What Recent Climate Studies Mean for the Future of Snowboarding

If you’re a lifelong snowboarder, you’ve likely already noticed a few changes to the sport. Seasons are shorter, lift ticket are more expensive, and more mountains are spending money to expand snowmaking capabilities. It’s no secret that one global phenomenon is to blame. Within a few decades, climate change will irrevocably change the ski and snowboard industry.

A 2017 study argued that within the next 70 years, ski season lengths around the world will have decreased dramatically – in some cases by as much as 80 percent. The study also found that a reduction in greenhouse gas emissions could both delay and substantially reduce adverse impacts to the winter recreation industry. However, this was months before the two climate reports dropped in 2018, which reasoned that the world is fast approaching the “point of no return.”

A warming climate and decreased ski seasons will have several effects. First, you’ll have fewer days of “gnar pow” each year, and that “pow” is likely to be man-made – not naturally produced. Second, you’ll likely pay a lot more for your tickets or season passes in the coming years. Lift ticket prices already increase by around 5 percent each year, which means you could be paying double by 2025. Third, the quality of your ride will decrease dramatically; man-made snow isn’t as slippery as the natural stuff, and even the most well-designed mountains struggle with snow distribution.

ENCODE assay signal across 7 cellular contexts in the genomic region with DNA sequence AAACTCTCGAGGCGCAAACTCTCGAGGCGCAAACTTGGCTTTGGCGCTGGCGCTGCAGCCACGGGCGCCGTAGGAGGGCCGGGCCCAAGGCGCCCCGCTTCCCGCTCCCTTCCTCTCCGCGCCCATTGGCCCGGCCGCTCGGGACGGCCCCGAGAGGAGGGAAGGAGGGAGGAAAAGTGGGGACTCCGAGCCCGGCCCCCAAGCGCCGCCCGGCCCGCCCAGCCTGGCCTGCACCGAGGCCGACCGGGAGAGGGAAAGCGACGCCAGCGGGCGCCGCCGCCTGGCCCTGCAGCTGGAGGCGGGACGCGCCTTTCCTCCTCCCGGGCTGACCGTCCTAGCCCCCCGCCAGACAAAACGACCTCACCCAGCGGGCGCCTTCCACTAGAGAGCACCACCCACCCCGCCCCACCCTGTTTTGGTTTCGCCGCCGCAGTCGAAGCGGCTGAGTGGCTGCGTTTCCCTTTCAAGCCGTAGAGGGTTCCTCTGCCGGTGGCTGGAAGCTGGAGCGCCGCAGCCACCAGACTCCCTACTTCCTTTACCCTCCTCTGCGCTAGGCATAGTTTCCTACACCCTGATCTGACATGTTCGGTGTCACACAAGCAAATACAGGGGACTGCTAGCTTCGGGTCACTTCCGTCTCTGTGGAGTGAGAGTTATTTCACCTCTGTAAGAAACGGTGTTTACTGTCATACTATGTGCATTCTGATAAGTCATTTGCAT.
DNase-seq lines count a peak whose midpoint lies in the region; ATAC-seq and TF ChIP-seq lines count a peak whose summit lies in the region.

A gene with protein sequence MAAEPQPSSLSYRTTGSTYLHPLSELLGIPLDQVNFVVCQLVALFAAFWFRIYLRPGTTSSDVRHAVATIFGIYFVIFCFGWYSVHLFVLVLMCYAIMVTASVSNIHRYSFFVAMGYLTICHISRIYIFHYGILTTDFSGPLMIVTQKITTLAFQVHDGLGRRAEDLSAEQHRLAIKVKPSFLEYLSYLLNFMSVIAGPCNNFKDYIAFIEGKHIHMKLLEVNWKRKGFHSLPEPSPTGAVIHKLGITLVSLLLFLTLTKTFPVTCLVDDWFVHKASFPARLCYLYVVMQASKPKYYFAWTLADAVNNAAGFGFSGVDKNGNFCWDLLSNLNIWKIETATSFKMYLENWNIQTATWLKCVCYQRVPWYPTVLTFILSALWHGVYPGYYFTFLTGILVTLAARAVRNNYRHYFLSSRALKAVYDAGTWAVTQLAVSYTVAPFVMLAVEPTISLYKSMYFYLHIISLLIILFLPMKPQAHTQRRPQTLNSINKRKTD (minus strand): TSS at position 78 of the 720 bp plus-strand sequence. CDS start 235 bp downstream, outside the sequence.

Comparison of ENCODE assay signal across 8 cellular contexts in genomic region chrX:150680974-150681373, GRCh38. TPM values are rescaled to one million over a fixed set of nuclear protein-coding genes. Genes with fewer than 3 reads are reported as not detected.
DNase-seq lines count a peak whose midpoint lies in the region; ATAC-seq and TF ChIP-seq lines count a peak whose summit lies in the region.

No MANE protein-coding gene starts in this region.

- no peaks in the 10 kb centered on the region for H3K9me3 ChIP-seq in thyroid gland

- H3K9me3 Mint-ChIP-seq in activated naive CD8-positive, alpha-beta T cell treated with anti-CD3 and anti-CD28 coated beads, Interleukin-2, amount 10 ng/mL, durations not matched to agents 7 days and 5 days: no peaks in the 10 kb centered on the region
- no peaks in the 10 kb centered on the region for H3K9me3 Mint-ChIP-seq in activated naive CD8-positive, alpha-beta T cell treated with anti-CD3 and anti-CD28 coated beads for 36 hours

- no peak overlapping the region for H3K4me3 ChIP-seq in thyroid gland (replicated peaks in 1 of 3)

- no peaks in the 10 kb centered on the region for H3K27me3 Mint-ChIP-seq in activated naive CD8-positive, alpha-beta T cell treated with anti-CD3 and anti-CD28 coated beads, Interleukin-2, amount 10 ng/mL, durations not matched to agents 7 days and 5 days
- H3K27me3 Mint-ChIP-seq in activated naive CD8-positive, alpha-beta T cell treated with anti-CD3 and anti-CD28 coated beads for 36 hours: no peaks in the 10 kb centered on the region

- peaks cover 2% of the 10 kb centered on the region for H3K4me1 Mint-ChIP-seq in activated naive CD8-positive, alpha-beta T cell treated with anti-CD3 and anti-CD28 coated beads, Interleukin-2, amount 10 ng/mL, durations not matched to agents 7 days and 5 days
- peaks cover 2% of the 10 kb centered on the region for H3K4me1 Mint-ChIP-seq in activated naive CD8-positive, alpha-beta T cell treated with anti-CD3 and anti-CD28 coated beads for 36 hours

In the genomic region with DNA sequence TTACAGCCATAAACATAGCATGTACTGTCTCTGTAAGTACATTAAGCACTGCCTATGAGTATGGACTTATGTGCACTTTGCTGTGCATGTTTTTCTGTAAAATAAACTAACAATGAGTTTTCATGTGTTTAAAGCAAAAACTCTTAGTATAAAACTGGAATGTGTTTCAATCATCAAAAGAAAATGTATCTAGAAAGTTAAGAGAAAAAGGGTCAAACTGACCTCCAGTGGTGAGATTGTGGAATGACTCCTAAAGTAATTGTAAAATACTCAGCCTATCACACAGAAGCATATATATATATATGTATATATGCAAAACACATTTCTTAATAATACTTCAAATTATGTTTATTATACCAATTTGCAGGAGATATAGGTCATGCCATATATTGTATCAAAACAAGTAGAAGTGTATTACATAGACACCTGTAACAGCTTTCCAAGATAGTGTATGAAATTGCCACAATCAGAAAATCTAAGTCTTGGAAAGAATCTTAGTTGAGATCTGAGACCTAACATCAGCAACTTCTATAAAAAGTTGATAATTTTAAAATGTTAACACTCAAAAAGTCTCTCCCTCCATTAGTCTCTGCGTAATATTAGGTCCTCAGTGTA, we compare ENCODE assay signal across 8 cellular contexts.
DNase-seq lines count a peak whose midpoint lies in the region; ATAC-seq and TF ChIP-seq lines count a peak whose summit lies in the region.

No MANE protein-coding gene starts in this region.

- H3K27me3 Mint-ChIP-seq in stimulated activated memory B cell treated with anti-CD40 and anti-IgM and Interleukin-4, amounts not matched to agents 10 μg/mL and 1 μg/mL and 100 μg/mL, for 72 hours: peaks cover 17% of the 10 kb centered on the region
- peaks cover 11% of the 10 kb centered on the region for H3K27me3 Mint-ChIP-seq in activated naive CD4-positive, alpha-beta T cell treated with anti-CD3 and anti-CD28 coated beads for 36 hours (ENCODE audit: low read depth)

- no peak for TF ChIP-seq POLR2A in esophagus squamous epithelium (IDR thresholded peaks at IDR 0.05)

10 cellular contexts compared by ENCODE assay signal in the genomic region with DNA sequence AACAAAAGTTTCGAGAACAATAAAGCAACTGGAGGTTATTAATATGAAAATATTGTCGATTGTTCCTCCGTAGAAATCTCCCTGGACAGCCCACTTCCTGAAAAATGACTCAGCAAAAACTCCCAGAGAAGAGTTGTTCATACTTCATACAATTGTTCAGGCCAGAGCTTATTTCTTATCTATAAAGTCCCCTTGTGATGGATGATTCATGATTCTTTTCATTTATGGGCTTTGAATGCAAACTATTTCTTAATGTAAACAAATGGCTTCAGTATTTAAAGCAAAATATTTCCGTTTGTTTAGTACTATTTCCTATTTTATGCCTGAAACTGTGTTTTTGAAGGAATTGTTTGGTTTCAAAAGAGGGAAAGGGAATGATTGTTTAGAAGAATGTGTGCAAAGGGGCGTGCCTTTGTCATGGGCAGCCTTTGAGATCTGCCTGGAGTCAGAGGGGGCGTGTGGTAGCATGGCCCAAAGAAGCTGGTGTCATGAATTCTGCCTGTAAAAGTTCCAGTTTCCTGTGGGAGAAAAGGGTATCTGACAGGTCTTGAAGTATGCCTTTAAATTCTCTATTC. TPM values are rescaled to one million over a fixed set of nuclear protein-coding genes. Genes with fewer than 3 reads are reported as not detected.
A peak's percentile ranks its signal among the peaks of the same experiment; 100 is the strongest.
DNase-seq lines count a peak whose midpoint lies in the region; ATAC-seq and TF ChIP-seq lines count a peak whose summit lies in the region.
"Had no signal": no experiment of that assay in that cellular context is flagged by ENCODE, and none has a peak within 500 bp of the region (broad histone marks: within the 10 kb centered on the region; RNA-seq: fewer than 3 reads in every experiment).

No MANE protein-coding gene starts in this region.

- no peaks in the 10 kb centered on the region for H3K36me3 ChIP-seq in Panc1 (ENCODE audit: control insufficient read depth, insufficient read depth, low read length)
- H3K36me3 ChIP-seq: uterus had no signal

All of this is, of course, given that ski resorts are able to stay in business. As the climate warms, owning and operating a ski resort becomes more unsustainable. Snowmaking machines generally require between 3,000 and 4,000 cubic meters of water per hectare of slope covered. Accordingly, it takes approximately 106 gallons of water to produce one cubic meter of snow. As fresh water availability continues to decline and electricity costs rise, this will become nearly impossible for even the largest and best-funded ski resorts to sustain.

So, what is the point of this? Cherish your next few seasons because they’ll likely never be as good as they are now. Buy your season passes as early as possible to get the best price, don’t invest in gear unless you absolutely need it, and – while you’re at it – contact your local representative to make sure they’re doing everything they can to push environmental legislative initiatives.

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